Watch Pussy Riot’s Hardcore New Video Protesting The Current Moscow Election

“I’m afraid I’m afraid I’m afraid of the walls.”

Pussy Riot doesn’t just release a music video — they post a call to action. Their last track, ‘BLACK SNOW‘, took on Putin and his cronies… and frankly, was tame compared to their new drop, ‘1937’. Directed by Pussy Riot member Nadya Tolokonnikova and Weston Allen, the visual and accompanying track protest this week’s Moscow city parliament elections and call for the release of a number of political prisoners, including 13 activists, peaceful protestors and bloggers who are currently imprisoned.

“New protest music video is dedicated to:

1. “Moscow case” political prisoners who needs to be released ASAP

2. police brutality & unjustified use of violence against peaceful activists,” said the band via Twitter.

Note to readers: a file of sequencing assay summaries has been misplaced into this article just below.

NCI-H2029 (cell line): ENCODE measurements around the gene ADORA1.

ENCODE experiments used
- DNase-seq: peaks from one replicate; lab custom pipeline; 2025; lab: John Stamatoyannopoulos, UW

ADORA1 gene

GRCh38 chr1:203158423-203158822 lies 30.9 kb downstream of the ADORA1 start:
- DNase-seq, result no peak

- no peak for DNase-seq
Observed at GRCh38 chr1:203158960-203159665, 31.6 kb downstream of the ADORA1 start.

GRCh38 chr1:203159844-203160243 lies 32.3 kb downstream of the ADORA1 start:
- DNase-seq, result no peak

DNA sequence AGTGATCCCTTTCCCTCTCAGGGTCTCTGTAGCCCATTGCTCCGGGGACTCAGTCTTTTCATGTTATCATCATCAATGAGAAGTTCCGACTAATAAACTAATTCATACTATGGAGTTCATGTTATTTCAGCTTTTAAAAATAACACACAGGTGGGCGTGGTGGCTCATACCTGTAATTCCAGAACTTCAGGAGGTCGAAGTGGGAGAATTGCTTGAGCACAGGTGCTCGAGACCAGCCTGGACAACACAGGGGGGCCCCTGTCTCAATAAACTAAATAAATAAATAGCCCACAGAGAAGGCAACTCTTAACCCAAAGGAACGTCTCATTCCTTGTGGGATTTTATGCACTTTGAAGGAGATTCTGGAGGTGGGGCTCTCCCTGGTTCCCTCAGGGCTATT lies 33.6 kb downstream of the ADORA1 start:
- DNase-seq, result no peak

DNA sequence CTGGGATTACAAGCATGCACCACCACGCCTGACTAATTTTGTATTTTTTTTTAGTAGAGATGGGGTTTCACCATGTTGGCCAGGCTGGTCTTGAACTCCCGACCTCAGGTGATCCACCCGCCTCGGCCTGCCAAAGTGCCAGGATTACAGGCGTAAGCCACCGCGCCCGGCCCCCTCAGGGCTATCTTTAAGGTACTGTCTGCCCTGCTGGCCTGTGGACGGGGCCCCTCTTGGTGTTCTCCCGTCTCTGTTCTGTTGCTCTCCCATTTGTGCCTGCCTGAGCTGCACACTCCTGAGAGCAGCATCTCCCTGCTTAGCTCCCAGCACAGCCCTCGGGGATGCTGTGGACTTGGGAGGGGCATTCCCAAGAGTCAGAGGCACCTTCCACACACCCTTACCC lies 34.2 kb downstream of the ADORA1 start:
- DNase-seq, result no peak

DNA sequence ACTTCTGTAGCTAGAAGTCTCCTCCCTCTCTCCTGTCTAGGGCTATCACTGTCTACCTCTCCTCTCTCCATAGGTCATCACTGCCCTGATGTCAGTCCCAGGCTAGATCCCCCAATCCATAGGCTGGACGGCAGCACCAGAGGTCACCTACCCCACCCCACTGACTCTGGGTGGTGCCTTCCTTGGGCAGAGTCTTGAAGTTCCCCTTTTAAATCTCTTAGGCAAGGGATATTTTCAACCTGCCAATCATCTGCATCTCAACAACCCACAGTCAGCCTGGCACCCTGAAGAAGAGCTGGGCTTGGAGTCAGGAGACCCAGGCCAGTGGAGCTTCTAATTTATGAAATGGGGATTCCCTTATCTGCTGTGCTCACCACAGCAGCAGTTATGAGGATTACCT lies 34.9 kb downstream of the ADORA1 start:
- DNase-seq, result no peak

In a press release, the band also shared the inspiration behind the title of the song, which came from a Russian police officer. According to Pussy Riot, when collective members Peter Verzilov and Nika Nikulshina were arrested for staging a protest at last year’s World Cup, an officer told them, “It’s so sad that it’s not 1937 right now,” referring to a time, under Stalin, that was marked by “mass murders and state terrorism,” they said in the statement.

Along with the video, the group also urged fans to spread awareness about the prisoners and leave a message for the Russian Ambassador to the United Nations, Vasily Nebenzya, through their website.

Watch ‘1937’ below:

Image: YouTube

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